Confirmed COVID-19 cases are being uncovered in higher numbers in Washington and schools in Kitsap County have backed off bringing students back to school for in-person learning for at least the rest of 2020.
As school and state officials search for ways to get students back to the classroom, a report from the Bellevue-based Institute for Disease Modeling took a look at how effective testing would be in helping to migitate the risk of mass COVID-19 transmission in schools.
Greater testing efforts are underway with a county-operated drive-thru site in Bremerton, another testing site on Bainbridge Island, and the opening of one-day-per-week testing on the campuses of Olympic College in Bremerton and Poulsbo.
The report reaffirms that while there will always be risk in having students return to school, the state’s safety measures, a hybrid schedule and bringing back students in phases starting with the youngest, will go a long way to reduce that risk.
Diagnostic screening and testing for COVID-19 has a place as well, though the effect will be limited, the report says. Testing’s greatest strength is in keeping the virus’s reproduction rate low and in monitoring how much disease activity is happening within a given school.
“These latest results indicate that the benefits of routine diagnostic testing will be limited if COVID-19 prevalence is low and if school-based countermeasures can be fully implemented,” said Dr. Daniel J. Klein, senior research manager at IDM. “Of course, diagnostic testing remains valuable for disease detection and response and for assessing school community prevalence.”
The IDM model anaylzed over three months the difference between five scenarios — full in-person learning without safety measures, full in-person learning with safety measures, hybrid learning, K-5 in-person with other students remote and all-remote learning. The study was done using data from King County, which at the time had a 14-day average of 74 cases per 100,000 residents. Kitsap is currently much higher, with a rate of 102 cases per 100,000 residents.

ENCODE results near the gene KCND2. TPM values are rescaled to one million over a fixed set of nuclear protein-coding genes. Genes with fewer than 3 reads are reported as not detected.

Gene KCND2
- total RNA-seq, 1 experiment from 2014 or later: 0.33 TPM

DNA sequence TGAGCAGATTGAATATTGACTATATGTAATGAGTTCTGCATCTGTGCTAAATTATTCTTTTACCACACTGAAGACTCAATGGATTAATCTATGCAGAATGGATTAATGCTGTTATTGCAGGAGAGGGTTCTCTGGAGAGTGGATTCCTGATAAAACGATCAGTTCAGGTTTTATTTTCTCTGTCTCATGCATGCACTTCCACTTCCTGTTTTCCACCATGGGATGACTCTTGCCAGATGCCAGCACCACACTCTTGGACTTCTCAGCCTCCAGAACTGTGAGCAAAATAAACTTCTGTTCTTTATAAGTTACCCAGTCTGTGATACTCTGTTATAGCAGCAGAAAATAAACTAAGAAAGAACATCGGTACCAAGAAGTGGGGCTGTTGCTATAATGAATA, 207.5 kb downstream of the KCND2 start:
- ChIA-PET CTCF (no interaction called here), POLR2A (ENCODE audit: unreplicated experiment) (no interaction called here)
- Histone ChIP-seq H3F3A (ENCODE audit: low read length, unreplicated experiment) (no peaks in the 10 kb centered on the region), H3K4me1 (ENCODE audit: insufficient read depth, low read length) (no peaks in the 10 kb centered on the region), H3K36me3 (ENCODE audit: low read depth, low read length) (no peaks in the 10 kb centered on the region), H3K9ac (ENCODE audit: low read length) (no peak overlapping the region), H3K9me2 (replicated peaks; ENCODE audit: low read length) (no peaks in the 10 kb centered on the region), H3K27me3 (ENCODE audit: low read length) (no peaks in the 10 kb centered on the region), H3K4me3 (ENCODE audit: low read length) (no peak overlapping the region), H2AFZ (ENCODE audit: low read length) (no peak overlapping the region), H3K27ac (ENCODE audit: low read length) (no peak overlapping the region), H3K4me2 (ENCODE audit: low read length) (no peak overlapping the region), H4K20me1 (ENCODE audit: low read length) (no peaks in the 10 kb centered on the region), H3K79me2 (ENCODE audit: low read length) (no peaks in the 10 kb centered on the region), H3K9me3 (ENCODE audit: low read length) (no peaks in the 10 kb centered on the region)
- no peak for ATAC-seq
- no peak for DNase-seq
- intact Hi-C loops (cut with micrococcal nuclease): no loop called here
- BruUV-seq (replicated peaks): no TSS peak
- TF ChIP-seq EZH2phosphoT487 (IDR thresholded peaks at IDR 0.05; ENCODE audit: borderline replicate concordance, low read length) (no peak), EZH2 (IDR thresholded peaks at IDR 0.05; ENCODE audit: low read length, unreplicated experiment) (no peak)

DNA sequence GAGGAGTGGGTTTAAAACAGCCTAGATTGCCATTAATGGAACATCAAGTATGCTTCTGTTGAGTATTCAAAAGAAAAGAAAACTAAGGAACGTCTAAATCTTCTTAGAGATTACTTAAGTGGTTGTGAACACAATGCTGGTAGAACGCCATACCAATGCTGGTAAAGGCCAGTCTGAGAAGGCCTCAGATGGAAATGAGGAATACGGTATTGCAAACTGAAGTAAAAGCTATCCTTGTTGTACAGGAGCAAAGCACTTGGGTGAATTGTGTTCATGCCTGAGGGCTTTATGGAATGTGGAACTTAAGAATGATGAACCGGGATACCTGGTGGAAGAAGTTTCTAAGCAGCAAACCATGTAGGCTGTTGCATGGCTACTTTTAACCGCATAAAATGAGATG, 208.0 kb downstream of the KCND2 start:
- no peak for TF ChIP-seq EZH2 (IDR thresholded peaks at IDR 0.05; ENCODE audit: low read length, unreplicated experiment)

As expected, the highest infection rates are when schools resume in-person without safety precautions — as high as 45 percent for staff and 33 percent for students. Bi-weekly diagnostic testing would bring those numbers down to 13 percent and 8 percent respectively, and daily testing would reduce numbers even further.
However, that is still considerably higher than the other scenarios. Even a full-time schedule with proper countermeasures brings the attack rate down to just above 2 percent for staff and below 2 percent for students. Diagnostic testing can bring those numbers down even further.
However, with safety measures in place, testing can help keep the reproductive number below one, meaning the virus would not spread.
Klein said that virus in schools would tend to mirror the community and that in-person learning with proper safety measures does not dramatically increase community-wide virus transmission.
“When we are in a status where we’re seeing a rise in cases, that’s not the ideal time to be expanding learning,” said Lacy Fehrenbach, the state’s deputy health secretary. “The good news is, when we’ve looked across the country, we have seen many schools and districts with rates higher than what we see in Washington that have brought back kids for in-person learning.”
State officials believe the robust safety measures in place, which all schools, public and private, must follow, are effective in keeping transmission low. Some of the measures include daily monitoring and health screening, masks, 6 feet of distance between students whenever possible, increased hand hygiene, and testing and tracing to isolate confirmed cases.
“These safety measures we have outlined for all schools to follow in Washington appear to be very effective,” state health officer Dr. Kathy Lofy said.
Fehrenbach said that the risk for younger students appears to be much lower, in that they seem to be less suspectible to COVID-19 than the rest of the population and are less likely to transmit it, while infection rates among staff generally reflects the community.
Although local public health districts mainly collect data on school outbreaks, Fehrenbach said 42 outbreaks have been reported to the state thus far. However, an outbreak is simply defined as two or more cases with an epidemiological link. Only between 1 and 3 percent of those outbreaks have involved five cases or more.
“We are fortunately not seeing the large outbreaks many of us might have feared with the return to school,” Fehrenbach said.
The full IDM report can be found here.